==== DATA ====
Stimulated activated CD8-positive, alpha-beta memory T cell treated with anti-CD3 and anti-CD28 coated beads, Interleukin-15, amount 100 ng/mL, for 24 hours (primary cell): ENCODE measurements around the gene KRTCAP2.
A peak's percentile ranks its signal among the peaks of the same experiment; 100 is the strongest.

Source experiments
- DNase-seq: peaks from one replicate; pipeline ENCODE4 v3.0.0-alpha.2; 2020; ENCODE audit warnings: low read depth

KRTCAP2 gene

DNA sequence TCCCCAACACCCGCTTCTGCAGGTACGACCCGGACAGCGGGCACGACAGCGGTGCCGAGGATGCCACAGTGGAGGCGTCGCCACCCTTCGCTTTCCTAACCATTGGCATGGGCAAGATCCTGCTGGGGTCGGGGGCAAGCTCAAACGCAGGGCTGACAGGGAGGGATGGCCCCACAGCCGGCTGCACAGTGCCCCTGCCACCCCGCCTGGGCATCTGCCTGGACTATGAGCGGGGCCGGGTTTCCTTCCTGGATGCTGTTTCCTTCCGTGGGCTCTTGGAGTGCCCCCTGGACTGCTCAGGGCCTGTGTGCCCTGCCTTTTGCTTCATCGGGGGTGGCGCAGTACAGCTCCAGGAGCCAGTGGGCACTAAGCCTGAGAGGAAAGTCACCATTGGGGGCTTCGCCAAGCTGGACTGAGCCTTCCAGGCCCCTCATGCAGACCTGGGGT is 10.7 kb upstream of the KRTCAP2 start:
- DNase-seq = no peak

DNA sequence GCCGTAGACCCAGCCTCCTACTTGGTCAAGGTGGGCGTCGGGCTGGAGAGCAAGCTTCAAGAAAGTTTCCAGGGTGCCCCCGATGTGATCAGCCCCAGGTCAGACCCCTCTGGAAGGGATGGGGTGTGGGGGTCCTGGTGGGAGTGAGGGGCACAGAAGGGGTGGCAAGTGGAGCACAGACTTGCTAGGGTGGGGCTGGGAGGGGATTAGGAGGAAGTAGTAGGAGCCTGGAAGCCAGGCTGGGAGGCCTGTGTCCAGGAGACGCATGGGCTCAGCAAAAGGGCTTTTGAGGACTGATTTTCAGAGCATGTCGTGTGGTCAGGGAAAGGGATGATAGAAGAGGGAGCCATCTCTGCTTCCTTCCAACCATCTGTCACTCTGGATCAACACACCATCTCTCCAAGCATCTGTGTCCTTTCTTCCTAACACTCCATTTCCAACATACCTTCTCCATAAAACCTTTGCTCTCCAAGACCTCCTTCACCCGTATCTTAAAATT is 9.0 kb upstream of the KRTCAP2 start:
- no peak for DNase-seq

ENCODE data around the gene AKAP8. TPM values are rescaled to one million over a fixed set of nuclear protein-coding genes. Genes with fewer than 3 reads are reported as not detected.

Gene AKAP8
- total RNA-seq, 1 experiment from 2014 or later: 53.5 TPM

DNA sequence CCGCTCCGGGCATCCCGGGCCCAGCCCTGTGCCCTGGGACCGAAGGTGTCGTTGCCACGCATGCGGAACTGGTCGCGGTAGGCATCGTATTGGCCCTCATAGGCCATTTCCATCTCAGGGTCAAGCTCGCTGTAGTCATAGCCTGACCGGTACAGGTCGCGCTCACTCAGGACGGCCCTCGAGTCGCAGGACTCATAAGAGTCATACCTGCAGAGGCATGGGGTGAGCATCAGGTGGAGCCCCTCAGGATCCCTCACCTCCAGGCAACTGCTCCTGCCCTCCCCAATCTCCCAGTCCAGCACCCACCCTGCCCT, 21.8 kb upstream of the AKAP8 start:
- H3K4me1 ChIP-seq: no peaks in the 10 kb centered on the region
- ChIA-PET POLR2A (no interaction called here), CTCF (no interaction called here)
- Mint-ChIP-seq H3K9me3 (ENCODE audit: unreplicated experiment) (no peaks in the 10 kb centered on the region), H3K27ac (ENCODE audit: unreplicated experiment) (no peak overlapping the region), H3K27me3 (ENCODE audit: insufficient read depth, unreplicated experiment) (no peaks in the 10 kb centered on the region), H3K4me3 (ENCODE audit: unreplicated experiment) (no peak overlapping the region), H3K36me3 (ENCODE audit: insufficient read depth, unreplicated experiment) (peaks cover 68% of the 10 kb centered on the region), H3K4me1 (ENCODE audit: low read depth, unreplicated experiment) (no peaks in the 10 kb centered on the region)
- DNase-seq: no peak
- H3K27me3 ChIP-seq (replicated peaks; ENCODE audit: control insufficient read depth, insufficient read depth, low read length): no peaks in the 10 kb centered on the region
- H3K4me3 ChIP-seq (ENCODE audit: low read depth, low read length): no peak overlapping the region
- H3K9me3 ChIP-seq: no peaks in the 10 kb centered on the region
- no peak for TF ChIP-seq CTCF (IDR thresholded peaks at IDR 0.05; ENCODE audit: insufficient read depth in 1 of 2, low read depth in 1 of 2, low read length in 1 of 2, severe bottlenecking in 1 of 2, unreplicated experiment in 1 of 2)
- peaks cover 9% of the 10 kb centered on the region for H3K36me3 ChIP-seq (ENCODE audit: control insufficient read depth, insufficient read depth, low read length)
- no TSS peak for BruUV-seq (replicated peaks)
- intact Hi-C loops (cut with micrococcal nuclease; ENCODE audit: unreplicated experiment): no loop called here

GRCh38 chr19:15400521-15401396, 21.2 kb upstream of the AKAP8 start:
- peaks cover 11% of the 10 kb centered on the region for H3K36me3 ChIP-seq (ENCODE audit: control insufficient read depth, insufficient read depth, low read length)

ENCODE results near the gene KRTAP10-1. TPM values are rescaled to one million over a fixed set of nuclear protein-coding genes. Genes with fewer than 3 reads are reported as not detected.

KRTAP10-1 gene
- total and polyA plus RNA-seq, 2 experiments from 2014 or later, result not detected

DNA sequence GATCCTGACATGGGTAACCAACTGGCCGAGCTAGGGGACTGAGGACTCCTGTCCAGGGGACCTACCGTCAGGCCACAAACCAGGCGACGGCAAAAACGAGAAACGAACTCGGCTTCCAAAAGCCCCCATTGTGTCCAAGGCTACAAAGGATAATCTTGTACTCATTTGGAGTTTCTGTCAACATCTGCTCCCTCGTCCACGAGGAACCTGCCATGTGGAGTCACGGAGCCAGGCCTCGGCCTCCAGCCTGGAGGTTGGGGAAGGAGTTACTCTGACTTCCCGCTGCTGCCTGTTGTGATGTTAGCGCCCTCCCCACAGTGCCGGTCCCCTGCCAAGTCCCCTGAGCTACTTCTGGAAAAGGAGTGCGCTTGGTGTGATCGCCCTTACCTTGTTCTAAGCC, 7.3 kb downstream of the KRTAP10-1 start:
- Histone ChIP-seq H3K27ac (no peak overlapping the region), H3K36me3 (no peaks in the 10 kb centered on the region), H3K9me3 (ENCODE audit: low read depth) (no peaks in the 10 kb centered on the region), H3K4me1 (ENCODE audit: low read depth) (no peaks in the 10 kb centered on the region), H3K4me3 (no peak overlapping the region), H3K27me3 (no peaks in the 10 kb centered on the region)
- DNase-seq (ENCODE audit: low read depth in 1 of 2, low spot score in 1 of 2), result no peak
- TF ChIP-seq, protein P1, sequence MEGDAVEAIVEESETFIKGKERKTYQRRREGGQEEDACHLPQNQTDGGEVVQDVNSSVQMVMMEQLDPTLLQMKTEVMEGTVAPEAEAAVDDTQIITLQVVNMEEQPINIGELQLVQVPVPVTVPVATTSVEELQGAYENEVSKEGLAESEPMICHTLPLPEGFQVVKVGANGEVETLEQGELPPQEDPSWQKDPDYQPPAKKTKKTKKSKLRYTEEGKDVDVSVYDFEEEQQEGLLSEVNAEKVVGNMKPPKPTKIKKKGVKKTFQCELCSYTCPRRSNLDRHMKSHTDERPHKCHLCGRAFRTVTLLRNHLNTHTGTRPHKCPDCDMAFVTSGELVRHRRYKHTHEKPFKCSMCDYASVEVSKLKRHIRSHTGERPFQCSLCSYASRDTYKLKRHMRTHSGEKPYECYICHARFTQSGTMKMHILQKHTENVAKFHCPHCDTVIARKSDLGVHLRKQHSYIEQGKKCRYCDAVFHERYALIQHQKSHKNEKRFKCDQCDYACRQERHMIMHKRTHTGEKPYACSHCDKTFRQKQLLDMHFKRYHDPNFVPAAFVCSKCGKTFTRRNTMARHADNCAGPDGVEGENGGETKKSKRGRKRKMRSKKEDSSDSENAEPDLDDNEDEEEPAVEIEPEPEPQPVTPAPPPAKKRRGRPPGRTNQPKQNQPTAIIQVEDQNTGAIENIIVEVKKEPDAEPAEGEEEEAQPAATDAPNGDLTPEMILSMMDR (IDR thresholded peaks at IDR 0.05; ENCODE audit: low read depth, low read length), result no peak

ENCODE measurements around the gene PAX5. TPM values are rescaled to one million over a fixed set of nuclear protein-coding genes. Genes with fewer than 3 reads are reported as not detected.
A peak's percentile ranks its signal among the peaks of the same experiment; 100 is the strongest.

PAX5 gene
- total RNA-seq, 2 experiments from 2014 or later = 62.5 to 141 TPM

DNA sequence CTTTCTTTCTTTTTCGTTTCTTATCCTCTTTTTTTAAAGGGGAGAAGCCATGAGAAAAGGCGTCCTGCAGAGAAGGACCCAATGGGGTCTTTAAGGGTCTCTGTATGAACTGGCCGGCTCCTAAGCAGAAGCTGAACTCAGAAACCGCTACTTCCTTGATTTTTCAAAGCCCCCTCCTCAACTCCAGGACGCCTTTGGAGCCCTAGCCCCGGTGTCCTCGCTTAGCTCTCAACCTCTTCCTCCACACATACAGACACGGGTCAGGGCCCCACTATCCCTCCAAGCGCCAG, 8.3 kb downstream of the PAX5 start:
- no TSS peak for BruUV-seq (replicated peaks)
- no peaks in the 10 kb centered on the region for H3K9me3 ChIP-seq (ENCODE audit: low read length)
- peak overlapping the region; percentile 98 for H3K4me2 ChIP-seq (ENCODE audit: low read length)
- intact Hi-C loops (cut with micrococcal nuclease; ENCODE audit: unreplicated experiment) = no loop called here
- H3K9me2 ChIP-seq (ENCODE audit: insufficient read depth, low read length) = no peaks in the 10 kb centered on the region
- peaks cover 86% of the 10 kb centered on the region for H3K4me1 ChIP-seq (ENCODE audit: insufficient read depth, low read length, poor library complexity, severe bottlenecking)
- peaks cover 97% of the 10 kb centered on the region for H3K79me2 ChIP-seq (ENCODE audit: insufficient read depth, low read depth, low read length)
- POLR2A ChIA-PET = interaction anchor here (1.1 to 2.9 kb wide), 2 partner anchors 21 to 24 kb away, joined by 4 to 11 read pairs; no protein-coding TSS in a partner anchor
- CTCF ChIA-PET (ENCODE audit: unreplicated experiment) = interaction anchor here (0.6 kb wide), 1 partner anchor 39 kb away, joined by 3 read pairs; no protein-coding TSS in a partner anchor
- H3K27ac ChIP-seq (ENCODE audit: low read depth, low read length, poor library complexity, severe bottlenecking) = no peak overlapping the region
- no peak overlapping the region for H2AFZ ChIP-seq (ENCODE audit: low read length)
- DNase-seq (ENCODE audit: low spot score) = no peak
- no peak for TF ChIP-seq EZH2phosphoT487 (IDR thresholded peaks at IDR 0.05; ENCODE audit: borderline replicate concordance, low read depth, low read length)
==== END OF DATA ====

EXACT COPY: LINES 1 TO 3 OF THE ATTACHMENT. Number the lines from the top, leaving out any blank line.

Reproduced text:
Stimulated activated CD8-positive, alpha-beta memory T cell treated with anti-CD3 and anti-CD28 coated beads, Interleukin-15, amount 100 ng/mL, for 24 hours (primary cell): ENCODE measurements around the gene KRTCAP2.
A peak's percentile ranks its signal among the peaks of the same experiment; 100 is the strongest.

Source experiments